I than really needed a coffee to calm down but strangely enough I suddenly saw Hexagon shaped tiles in the restaurant..
Because this exhibition made such a big impression on my I decided to go back to my hotel to fetch my stuff and go by train to my Knitting Friend Jon from Easyknits. While walking my way to the tube this text turned up...and it will be my Mantra for the coming months.
While sitting in the tube a rather posh woman was reading a novel from Colm Tóibín named: Brooklyn. Since I read a few novels from him which I really liked at Paddington Station I bought this novel at WH Smith. I did start reading it in the plane back home and finished it the next day. Couldn't stop reading...which is always a good sign to me. Situated in the 1950's this beautiful novel tells the story about a young Irish woman who goes to the USA due to the fact that there was no work for her to find and the States had more to offer. Moving, and the way he tells about her feelings is extraordinary. I also bought "One Day" by David Nicholls. My Scottish colleague Jax was reading it when we were in Slovakia and I have just started it but it is very funny and rather recognizable for me.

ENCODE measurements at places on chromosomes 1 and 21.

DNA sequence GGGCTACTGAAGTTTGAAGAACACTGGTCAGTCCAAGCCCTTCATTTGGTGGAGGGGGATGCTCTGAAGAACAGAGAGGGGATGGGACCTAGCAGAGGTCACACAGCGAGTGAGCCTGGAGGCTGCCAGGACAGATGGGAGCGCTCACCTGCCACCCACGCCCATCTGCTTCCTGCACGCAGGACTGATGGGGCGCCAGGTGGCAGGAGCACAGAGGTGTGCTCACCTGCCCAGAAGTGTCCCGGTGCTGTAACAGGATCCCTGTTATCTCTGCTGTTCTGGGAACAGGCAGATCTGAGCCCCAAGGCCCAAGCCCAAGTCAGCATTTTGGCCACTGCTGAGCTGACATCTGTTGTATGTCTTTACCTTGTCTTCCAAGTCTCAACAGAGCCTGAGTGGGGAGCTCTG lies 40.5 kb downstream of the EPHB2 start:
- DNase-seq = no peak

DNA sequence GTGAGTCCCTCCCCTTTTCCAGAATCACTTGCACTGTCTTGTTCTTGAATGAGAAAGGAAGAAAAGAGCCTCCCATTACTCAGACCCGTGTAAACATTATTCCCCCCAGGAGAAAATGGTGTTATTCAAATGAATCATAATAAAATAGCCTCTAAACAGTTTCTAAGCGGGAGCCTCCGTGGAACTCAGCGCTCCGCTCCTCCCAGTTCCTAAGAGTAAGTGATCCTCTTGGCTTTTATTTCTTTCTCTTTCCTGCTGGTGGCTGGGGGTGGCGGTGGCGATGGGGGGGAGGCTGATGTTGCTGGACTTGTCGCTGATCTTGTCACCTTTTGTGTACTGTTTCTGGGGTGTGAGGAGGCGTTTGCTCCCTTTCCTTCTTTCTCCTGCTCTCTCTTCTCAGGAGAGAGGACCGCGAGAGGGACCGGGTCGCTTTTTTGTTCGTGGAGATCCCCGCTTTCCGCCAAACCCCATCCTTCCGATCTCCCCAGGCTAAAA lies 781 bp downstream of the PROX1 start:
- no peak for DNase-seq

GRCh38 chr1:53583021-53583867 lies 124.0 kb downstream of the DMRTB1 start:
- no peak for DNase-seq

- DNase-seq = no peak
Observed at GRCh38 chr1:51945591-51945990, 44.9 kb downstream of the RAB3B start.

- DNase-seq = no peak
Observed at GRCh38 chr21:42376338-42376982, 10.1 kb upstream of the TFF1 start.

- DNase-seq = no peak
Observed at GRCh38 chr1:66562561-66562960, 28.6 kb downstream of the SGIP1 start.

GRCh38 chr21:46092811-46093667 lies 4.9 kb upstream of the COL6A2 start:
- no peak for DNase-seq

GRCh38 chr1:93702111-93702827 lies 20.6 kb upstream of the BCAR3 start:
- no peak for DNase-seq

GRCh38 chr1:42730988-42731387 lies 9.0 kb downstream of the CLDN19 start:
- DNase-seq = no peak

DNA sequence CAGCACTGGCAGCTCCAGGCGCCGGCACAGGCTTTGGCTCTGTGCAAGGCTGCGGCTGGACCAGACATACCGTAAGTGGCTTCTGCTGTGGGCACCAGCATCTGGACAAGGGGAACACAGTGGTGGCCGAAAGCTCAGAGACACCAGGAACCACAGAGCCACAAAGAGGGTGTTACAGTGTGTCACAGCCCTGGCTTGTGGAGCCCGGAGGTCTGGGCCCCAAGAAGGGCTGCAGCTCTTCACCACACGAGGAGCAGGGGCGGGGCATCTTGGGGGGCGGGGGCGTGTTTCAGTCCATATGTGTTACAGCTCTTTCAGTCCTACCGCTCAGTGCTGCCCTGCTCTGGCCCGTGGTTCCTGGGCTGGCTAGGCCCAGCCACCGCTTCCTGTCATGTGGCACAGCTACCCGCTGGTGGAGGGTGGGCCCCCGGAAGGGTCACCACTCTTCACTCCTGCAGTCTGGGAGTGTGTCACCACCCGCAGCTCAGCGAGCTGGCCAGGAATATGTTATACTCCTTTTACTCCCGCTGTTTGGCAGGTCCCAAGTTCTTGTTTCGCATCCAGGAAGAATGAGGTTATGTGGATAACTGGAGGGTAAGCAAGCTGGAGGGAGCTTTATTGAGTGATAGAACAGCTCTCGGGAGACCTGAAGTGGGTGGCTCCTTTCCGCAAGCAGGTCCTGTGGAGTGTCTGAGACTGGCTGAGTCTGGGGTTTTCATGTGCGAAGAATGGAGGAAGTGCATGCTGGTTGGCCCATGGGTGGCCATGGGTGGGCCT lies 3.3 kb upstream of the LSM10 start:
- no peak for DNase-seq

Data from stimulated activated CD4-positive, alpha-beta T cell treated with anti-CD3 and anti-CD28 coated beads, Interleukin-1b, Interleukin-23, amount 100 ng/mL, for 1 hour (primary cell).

Because Bram (and me too)really likes everything from England and Scotland I promised him to take some magazines with me. He is the kind of of person who reads the articles next to the map and usually when we are driving in the UK he than suddenly tells me that the Castle on the left is from this and that family and that the garden is famous for roses etc....He is my private Touring Guide in a way.. So packed with magazines I made my way to the tube...